Typically, the rural areas are forgotten by big businesses like Tesla when it comes to marketing. We’re certainly forgotten by the politicians when it comes to deciding where to upgrade infrastructure. So, it looks like those electric cars will be what is filling up the highways around Los Angeles during gridlock. It’ll be nicer for the ones that are stuck there, but environmentally, not a big assist.


Is it just hard to break old habits? Well, yeah! But, as the green initiative advocates push for everyone to go green, I’d ask them the question, why don’t you start by making it widely accessible. Something as important as cleaner air, fewer carbon emissions, and a future on this planet for mankind should be more of a priority.

America, in 2019, purchased just 4% of the EV models sold in the world, leaving us far behind China and Europe. The trends aren’t looking any better, although, I personally would love to make enough extra to throw 80k into a tesla and a charging station at home. Sure, I’d only be driving it around the home area and on close-by trips, but that’s alright. The more of these vehicles out there that aren’t sucking up gas and belching CO2 into the environment, the better we are in the long run.

In America, the trend is likely to show over the next few years that American’s will be slow to adopt the EV technology into their everyday lives as it’s just not feasible. With so few charging stations, the storied “problems” of the electric vehicle batteries, and maintenance, and the fact that Americans are stubborn and don’t accept change well, even industry insiders don’t believe we’ll get anywhere close to Joe Biden’s net-zero mark, and certainly not in the next decade, much less 2050.

Photo by Giorgio Trovato on Unsplash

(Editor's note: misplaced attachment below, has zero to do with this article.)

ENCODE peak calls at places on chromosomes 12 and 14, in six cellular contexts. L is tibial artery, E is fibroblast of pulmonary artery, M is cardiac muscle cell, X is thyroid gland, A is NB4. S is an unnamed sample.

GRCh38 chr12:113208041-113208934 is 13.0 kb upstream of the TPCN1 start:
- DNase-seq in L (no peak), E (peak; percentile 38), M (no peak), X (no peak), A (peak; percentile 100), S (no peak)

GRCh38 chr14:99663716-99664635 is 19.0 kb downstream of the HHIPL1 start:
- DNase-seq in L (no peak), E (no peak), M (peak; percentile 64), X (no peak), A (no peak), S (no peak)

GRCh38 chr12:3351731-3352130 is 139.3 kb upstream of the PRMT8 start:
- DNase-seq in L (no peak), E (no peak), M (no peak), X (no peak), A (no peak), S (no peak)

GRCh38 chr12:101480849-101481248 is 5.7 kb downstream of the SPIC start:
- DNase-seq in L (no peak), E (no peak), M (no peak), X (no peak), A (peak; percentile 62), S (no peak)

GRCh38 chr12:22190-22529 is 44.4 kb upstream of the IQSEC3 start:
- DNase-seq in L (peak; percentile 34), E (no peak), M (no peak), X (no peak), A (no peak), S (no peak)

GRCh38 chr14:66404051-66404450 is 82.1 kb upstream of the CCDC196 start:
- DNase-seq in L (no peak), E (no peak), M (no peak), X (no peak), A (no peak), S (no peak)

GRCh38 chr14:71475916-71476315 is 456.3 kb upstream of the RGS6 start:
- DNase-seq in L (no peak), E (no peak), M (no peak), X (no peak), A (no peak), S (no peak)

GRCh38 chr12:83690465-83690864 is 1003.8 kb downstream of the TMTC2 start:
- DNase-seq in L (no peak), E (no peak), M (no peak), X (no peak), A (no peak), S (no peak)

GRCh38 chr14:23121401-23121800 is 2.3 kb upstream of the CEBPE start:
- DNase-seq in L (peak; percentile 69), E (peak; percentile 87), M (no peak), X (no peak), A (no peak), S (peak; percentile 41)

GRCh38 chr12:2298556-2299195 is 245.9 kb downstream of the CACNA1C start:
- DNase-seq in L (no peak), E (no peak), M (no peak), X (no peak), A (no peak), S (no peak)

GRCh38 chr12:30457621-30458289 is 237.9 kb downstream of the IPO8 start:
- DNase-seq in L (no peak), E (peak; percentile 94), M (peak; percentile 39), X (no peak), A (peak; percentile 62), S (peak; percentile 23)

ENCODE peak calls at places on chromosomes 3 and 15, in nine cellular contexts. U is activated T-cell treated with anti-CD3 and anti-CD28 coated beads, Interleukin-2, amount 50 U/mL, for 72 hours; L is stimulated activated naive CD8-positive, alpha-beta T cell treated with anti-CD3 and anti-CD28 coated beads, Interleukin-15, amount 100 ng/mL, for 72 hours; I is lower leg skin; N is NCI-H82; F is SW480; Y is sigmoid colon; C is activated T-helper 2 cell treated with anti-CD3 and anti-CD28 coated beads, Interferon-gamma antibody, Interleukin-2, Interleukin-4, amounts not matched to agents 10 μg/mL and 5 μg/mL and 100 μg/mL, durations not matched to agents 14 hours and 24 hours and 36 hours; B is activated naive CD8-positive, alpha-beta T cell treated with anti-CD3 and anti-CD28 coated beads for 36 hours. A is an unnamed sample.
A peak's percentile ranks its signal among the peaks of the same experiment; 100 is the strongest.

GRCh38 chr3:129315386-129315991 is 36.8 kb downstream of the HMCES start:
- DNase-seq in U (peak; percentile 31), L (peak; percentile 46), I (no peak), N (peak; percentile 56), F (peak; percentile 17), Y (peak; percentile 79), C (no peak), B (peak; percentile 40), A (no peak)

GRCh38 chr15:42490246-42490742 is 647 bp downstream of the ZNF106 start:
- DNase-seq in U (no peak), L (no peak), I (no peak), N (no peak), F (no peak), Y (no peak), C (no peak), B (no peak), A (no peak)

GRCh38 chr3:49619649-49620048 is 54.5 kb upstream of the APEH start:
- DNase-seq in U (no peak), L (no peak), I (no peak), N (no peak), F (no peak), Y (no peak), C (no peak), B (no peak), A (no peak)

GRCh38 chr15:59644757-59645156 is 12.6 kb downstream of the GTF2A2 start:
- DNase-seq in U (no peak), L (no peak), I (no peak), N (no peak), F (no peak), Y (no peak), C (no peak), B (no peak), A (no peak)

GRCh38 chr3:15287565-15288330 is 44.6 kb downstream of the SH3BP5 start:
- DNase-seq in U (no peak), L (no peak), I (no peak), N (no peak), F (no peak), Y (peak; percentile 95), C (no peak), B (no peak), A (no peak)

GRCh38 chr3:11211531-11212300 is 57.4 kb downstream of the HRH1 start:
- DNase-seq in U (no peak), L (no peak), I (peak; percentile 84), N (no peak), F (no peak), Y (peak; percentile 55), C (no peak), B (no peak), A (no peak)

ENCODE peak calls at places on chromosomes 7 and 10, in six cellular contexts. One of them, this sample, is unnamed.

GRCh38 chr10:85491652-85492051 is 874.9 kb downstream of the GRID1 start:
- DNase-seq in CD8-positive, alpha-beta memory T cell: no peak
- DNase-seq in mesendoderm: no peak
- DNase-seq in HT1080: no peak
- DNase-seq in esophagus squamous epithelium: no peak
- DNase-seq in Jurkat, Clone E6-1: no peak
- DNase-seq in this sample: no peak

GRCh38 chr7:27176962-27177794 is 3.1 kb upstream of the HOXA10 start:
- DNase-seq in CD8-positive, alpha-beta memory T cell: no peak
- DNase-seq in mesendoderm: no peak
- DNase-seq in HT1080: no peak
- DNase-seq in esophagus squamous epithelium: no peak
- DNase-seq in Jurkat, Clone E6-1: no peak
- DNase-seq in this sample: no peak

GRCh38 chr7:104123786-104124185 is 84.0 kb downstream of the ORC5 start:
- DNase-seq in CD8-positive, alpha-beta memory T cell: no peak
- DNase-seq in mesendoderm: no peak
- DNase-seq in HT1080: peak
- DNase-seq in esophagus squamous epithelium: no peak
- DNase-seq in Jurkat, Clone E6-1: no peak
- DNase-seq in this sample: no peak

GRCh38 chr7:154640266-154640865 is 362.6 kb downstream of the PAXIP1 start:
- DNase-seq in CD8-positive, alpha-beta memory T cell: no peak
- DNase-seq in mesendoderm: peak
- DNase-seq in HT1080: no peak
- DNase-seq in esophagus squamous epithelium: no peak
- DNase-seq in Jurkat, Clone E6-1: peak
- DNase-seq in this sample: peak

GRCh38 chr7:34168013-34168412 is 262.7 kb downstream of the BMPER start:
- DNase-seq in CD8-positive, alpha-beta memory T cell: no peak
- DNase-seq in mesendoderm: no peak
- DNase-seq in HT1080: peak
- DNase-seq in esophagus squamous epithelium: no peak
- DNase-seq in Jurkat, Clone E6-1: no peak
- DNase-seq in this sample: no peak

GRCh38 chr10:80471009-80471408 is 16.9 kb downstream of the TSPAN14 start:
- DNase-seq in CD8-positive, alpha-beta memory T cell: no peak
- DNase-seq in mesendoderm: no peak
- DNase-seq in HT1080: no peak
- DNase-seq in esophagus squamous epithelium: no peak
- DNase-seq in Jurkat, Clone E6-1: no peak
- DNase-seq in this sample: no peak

My Thought On EV Cars

I would absolutely drive one of these and do it proudly. That is, of course, presuming I had enough to have a charging station put in at my home, and there was suddenly a maintenance center somewhere convenient to my home area. That said, I have an idea for the industry, and for the leaders and politicians in America.

America’s spent a fortune on, well, nothing. America and our government are the kings of the giveaway. We continually are giving billions and billions, in some cases, hundreds of billions to foreign countries. America will spend tens of billions of dollars on investigations, committees, high dollar pensions for congress, and for people to stay home from work while fighting a pandemic.

The biggest fear is that to push things through to meeting agendas, and make certain leaders look good, is that they’ll start giving away electric vehicles. Unless they have a 13 trillion dollar stash somewhere, we are going to be taking our time until the electric car trend really takes off in the United States.

Plug In America, CC BY-SA 2.0 <https://creativecommons.org/licenses/by-sa/2.0>, via Wikimedia Commons

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About the author

Jason Ray Morton

I have always enjoyed writing and exploring new ideas, new beliefs, and the dreams that rattle around inside my head. From the current state of the world to the fantastical ideas of science I've enjoyed exploring them. Time to share them.